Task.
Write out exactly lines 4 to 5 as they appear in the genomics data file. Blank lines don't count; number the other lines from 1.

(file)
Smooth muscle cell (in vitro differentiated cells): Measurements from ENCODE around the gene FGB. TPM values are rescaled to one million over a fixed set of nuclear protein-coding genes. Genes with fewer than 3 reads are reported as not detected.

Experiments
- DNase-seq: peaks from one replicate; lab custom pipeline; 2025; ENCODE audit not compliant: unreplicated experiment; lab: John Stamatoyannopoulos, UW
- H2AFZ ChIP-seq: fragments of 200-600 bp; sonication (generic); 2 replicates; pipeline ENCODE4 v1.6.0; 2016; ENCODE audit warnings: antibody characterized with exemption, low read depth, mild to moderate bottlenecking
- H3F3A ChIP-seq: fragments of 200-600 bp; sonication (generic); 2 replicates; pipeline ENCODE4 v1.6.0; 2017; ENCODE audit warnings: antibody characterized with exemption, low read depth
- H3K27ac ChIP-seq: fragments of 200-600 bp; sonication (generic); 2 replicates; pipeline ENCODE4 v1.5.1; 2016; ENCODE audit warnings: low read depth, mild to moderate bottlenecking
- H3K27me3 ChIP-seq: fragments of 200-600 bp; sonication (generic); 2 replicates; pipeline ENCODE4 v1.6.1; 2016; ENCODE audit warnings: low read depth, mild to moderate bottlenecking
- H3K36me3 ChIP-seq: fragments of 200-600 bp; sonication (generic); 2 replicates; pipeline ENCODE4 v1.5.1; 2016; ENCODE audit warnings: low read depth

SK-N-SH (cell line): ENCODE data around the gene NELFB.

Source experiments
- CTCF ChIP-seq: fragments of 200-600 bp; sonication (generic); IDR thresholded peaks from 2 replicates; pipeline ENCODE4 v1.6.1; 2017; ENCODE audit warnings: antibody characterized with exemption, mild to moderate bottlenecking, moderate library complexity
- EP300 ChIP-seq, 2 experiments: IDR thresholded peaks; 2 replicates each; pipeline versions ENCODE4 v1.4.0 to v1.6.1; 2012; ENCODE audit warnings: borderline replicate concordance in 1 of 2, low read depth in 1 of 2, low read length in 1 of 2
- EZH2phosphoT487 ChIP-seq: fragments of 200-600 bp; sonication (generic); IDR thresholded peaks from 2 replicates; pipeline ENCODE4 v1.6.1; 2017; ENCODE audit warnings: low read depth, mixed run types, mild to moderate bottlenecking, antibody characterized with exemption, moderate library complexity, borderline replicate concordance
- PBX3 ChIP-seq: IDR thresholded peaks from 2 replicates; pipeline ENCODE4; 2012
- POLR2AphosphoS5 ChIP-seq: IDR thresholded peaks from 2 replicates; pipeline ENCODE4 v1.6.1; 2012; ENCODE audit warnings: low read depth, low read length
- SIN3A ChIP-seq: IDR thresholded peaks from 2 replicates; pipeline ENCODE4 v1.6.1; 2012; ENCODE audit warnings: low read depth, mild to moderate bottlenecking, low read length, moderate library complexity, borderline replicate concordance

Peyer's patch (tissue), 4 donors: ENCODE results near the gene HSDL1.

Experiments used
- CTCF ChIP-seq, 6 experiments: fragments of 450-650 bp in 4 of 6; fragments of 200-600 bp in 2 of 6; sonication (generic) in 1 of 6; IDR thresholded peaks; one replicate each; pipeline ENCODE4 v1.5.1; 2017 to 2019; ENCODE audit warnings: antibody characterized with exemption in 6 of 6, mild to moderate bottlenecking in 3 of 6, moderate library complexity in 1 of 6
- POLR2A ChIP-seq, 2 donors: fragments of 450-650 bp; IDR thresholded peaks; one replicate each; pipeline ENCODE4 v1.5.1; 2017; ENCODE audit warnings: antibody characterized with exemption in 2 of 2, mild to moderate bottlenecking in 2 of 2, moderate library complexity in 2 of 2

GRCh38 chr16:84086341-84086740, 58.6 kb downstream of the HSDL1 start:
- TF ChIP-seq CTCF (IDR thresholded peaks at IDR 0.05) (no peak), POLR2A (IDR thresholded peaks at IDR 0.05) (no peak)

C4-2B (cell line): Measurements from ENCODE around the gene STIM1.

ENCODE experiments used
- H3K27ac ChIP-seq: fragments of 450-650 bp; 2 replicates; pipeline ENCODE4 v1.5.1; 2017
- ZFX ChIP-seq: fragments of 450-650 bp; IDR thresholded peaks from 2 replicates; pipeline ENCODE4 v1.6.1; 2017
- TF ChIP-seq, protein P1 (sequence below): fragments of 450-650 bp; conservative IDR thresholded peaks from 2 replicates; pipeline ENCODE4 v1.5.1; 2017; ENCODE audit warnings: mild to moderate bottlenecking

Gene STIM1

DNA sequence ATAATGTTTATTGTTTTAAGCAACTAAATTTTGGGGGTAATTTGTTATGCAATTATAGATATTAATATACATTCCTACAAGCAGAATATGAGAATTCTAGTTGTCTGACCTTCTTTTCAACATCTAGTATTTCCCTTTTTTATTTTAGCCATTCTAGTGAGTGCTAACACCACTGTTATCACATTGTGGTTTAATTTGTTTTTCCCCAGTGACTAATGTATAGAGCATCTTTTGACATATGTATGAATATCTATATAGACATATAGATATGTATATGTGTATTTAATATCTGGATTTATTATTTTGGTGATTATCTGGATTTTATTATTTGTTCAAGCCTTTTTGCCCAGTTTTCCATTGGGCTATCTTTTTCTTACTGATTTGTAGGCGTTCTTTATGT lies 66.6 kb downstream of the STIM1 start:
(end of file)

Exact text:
- H2AFZ ChIP-seq: fragments of 200-600 bp; sonication (generic); 2 replicates; pipeline ENCODE4 v1.6.0; 2016; ENCODE audit warnings: antibody characterized with exemption, low read depth, mild to moderate bottlenecking
- H3F3A ChIP-seq: fragments of 200-600 bp; sonication (generic); 2 replicates; pipeline ENCODE4 v1.6.0; 2017; ENCODE audit warnings: antibody characterized with exemption, low read depth